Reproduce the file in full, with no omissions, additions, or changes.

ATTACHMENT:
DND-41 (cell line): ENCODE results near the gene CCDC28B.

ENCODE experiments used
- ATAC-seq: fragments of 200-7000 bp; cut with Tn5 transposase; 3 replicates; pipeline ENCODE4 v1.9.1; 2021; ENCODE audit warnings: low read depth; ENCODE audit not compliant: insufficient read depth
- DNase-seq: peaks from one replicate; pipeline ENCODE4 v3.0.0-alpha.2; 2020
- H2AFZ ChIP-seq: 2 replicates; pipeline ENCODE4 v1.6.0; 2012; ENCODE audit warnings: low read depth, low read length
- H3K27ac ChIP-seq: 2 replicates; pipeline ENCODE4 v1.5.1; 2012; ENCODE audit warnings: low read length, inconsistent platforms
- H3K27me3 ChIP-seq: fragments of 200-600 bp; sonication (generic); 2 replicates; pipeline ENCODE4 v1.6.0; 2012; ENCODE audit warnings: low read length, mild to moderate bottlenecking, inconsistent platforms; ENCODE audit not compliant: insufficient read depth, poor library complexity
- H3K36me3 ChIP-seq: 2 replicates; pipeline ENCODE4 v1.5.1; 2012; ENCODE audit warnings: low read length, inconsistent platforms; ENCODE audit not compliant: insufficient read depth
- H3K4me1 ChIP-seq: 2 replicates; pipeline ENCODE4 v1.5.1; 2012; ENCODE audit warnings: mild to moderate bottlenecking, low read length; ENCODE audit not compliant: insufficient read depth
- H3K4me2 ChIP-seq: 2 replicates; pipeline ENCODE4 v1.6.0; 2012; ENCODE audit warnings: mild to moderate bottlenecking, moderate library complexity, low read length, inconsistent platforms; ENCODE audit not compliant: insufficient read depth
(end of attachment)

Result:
DND-41 (cell line): ENCODE results near the gene CCDC28B.

ENCODE experiments used
- ATAC-seq: fragments of 200-7000 bp; cut with Tn5 transposase; 3 replicates; pipeline ENCODE4 v1.9.1; 2021; ENCODE audit warnings: low read depth; ENCODE audit not compliant: insufficient read depth
- DNase-seq: peaks from one replicate; pipeline ENCODE4 v3.0.0-alpha.2; 2020
- H2AFZ ChIP-seq: 2 replicates; pipeline ENCODE4 v1.6.0; 2012; ENCODE audit warnings: low read depth, low read length
- H3K27ac ChIP-seq: 2 replicates; pipeline ENCODE4 v1.5.1; 2012; ENCODE audit warnings: low read length, inconsistent platforms
- H3K27me3 ChIP-seq: fragments of 200-600 bp; sonication (generic); 2 replicates; pipeline ENCODE4 v1.6.0; 2012; ENCODE audit warnings: low read length, mild to moderate bottlenecking, inconsistent platforms; ENCODE audit not compliant: insufficient read depth, poor library complexity
- H3K36me3 ChIP-seq: 2 replicates; pipeline ENCODE4 v1.5.1; 2012; ENCODE audit warnings: low read length, inconsistent platforms; ENCODE audit not compliant: insufficient read depth
- H3K4me1 ChIP-seq: 2 replicates; pipeline ENCODE4 v1.5.1; 2012; ENCODE audit warnings: mild to moderate bottlenecking, low read length; ENCODE audit not compliant: insufficient read depth
- H3K4me2 ChIP-seq: 2 replicates; pipeline ENCODE4 v1.6.0; 2012; ENCODE audit warnings: mild to moderate bottlenecking, moderate library complexity, low read length, inconsistent platforms; ENCODE audit not compliant: insufficient read depth